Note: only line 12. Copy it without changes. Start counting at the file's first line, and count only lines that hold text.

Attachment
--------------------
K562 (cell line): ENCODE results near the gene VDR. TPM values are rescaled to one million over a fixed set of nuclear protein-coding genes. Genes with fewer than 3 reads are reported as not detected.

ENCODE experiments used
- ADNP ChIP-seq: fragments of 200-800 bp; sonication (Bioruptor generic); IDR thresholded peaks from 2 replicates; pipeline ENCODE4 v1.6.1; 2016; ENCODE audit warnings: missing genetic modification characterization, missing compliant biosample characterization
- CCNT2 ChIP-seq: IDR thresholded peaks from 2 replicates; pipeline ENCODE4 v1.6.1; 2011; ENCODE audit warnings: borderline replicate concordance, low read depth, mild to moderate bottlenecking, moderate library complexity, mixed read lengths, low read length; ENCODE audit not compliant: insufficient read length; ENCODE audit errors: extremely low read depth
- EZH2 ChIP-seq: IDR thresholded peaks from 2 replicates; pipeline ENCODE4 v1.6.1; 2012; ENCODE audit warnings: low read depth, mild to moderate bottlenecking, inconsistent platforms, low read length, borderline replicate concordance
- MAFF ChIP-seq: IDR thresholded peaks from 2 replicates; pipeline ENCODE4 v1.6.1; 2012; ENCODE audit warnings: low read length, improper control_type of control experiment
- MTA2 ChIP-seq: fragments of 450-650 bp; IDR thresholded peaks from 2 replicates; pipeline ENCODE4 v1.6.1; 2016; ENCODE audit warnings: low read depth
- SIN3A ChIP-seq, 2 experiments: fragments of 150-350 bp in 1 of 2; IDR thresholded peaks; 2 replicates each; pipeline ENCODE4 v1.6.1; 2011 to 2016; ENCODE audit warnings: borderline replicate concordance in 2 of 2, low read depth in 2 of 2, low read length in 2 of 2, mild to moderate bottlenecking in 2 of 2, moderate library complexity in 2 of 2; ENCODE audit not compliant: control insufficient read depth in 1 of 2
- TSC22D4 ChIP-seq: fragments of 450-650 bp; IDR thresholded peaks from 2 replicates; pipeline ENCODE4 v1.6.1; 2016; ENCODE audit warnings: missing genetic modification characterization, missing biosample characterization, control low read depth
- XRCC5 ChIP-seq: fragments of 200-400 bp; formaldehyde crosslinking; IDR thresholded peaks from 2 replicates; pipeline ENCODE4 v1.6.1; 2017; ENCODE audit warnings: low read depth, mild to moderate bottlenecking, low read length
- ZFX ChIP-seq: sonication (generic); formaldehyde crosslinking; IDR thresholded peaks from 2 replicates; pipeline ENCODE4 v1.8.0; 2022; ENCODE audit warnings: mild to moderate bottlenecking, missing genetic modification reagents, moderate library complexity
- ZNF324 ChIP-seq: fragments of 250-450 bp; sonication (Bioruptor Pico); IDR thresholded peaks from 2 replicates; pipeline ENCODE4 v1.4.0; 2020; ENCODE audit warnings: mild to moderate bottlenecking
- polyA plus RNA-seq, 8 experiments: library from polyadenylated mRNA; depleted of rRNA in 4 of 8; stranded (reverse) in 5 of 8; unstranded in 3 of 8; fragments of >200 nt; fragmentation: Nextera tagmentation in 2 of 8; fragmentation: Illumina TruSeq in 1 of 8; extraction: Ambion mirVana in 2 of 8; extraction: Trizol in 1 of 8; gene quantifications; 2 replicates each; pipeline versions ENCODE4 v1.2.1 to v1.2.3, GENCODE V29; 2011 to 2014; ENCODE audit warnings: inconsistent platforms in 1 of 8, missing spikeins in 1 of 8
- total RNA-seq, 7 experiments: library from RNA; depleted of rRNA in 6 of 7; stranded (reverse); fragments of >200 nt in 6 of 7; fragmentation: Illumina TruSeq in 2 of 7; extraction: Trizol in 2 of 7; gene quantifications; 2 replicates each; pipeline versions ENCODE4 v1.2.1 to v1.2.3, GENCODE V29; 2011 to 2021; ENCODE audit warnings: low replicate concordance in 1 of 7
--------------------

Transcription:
- ZNF324 ChIP-seq: fragments of 250-450 bp; sonication (Bioruptor Pico); IDR thresholded peaks from 2 replicates; pipeline ENCODE4 v1.4.0; 2020; ENCODE audit warnings: mild to moderate bottlenecking